Figure 1: A traditional business network

Source: MWD Advisors

However, as figure 1 illustrates, all this oversight and orchestration comes at a cost: in time, money, and the need to develop a trust relationship so everyone’s happy with the arrangement.

Traditionally, a technological solution to managing these market transactions and relationships involves a database ledger – one administered and controlled by arguably the most interested party in the system. These systems rarely operate in isolation, though, and where processes and transactions cross boundaries there’s inevitably friction – which causes headaches (and that costs time and money to fix).

Enter blockchain

Around 2008, a person (or persons) unknown going by the name “Satoshi Nakamoto” devised a decentralised digital currency called Bitcoin. Bitcoin works on a peer-to-peer basis, where transactions take place between networked users directly (without recourse to a central trusted intermediary). Instead transactions are verified by peer users and indelibly recorded in a shared public ledger that’s distributed around the user network.

Distributed ledgers: creating mutually-agreed ‘sources of truth’

Distributed ledgers, like the Bitcoin blockchain, are replicated, shared, and synchronised digital data stores that are spread across multiple locations (and potentially across multiple organisations, geographies). Unlike a traditional database, there is no centralised store, nor indeed a central administrator or authority overseeing such as store. A distributed ledger is designed to enable parties in a business network, who don’t necessarily fully trust each other, to form and maintain a consensus view about the state of the data stored on it. For this to work, the parties involved need to be connected on a peer-to-peer network; and they need to agree to abide by the decision algorithms deployed to ensure consensus. This way, the version of the ledger synchronised across the network is taken as being the mutually-agreed system of record (and the de facto source of ‘truth’, as far as network members are concerned).

It’s the potential of distributed ledgers (blockchains) to be employed as alternative systems-of-record in business networks (see figure 2) that makes them so interesting for us here.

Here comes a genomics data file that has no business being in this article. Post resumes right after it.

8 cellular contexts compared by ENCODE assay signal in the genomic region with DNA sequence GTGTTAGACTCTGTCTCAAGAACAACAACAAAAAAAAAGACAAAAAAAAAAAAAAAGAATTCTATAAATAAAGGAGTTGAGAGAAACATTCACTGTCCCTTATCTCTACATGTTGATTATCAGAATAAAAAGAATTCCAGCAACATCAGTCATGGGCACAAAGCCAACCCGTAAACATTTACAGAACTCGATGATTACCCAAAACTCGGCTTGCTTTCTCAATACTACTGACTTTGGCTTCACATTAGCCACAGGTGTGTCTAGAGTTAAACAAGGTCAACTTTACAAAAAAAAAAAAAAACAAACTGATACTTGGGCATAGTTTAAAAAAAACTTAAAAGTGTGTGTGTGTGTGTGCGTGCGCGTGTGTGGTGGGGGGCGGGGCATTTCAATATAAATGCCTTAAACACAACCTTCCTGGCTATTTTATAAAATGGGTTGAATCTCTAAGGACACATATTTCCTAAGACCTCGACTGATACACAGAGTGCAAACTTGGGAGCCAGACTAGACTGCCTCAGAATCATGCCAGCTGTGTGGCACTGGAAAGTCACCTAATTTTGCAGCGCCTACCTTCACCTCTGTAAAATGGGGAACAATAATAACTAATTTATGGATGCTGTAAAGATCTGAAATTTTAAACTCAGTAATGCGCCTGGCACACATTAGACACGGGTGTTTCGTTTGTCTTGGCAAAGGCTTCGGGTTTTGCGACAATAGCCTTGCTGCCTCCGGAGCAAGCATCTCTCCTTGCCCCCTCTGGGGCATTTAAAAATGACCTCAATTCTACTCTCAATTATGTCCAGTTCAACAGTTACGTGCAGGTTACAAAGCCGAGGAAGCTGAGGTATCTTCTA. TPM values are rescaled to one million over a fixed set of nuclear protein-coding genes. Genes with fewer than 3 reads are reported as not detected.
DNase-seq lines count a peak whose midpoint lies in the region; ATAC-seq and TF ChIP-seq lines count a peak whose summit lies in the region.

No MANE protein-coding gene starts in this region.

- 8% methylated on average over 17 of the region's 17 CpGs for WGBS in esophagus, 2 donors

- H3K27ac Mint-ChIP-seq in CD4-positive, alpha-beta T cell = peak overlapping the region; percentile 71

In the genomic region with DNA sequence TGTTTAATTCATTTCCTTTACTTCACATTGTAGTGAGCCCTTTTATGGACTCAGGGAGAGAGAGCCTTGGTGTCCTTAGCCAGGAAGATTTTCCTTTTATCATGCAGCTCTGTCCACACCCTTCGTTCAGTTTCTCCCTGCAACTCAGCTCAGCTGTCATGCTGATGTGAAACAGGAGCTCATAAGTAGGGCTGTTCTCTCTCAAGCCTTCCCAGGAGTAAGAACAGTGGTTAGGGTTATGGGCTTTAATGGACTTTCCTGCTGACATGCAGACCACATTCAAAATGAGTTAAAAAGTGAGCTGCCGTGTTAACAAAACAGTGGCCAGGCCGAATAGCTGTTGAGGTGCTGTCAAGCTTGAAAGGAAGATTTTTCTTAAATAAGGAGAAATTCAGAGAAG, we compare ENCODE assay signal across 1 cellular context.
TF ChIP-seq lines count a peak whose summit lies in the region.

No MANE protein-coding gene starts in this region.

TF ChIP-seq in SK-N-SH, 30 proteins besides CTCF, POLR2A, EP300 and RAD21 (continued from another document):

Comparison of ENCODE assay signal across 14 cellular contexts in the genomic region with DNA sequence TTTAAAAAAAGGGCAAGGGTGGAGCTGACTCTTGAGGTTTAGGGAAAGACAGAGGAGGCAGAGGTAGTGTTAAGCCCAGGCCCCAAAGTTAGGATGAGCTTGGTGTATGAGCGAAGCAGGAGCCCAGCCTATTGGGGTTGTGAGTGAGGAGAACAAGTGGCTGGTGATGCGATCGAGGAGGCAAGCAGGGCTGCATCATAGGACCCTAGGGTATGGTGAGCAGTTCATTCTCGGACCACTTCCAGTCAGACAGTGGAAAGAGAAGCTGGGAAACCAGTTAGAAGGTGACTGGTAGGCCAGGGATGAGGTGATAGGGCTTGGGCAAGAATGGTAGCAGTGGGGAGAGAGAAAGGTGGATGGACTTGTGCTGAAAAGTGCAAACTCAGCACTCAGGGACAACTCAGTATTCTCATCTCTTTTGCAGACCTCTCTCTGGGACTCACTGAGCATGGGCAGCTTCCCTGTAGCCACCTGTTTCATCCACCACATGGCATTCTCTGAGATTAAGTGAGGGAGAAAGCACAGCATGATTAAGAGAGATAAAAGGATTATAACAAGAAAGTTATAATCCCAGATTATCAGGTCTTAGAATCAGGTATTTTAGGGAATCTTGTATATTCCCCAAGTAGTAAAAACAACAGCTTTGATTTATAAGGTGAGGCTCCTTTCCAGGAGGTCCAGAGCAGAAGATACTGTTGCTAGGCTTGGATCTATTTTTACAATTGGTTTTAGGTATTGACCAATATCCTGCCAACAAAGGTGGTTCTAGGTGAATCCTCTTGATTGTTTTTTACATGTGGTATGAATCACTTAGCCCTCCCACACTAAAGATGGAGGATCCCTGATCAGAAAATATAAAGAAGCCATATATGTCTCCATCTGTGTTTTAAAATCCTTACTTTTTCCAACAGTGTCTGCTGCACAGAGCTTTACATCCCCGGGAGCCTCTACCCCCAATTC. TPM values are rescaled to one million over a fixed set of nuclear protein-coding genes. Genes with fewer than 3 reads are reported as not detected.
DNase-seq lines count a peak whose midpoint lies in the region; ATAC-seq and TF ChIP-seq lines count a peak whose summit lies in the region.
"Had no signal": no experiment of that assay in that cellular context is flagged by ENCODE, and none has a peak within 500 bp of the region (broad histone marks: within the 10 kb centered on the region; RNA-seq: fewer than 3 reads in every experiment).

Figure 2: A peer-to-peer business network

Source: MWD Advisors

Let’s look at some of the features of blockchains that help to make them valuable within today’s digital networks.

Blockchain ledgers are immutable

Just like a historical paper-based ledger, a blockchain ledger is an ‘append-only’ storage system – i.e. none of the network members can ‘undo’ a transaction. Instead a new transaction needs to be committed to the chain that effectively reverses the first. This gives the ledger its immutability, which is a key characteristic when you need an indelible record of transactions that can’t be tampered with. That’s not to say it’d be impossible to change an entry – but, because every copy of every entry that came after it would have to be changed too, it’s effectively highly improbable that any attempt to subvert the ledger would go undetected.

Blockchain ledgers rely on mutually-agreed consensus

Because in a blockchain network there’s no one central ‘single source of truth’ that everyone has to rely on, it’s imperative that the actors in a network have a commonly-agreed way to agree on the correctness (or otherwise) of a transaction – a consensus mechanism.

There are various mechanisms available that help a blockchain network arrive at a consensus as to whether candidate transactions are ‘fit to be committed’. Some mechanisms are optimal in an environment in which none of the parties have existing trust relationships, but these are expensive (in time and money) to operate. Other mechanisms incur far less cost, but rely on there being a certain amount of trust and identity assurance in the blockchain network relationship (based on existing real-world business relationships and contractual agreements).

The Bitcoin blockchain doesn’t make any assumptions about trust between parties. Its consensus mechanism is called proof-of-work, where nodes on the network compete to solve a cryptographic puzzle that is increasingly hard to do, but much easier to verify. Whoever gets the answer first is rewarded with bitcoins for their trouble (because the compute power required costs a lot in energy). The process is referred to as “mining” for bitcoins. Whilst it’s appropriate in the no-trust world of Bitcoin, this costly approach represents an unnecessary expense in a business network where parties are known to each other.

Blockchain technology is evolving, and its applicability is changing as a result

The birth of private blockchains

Blockchains like the bitcoin blockchain are ‘public’ – anyone can participate. In a public blockchain:

  • Trust between parties is not assumed (or possible). A public blockchain is an open community, so anyone can join, but without further access and identity controls you can’t guarantee that any party is who they say they are in the real world (that counts for ‘things’ / devices as well as people).
  • Consensus options are limited, and potentially expensive. However, if you’re truly operating in a no-trust environment, the ability to transact any business at all might well be worth the cost.
  • Transaction speeds are also limited (because you can’t tune the network as you would if you were operating it as your own private network). Bitcoin’s blockchain, for instance, has a theoretical maximum throughput of only 7 transactions per second (tps); Ethereum boasts around 20 tps.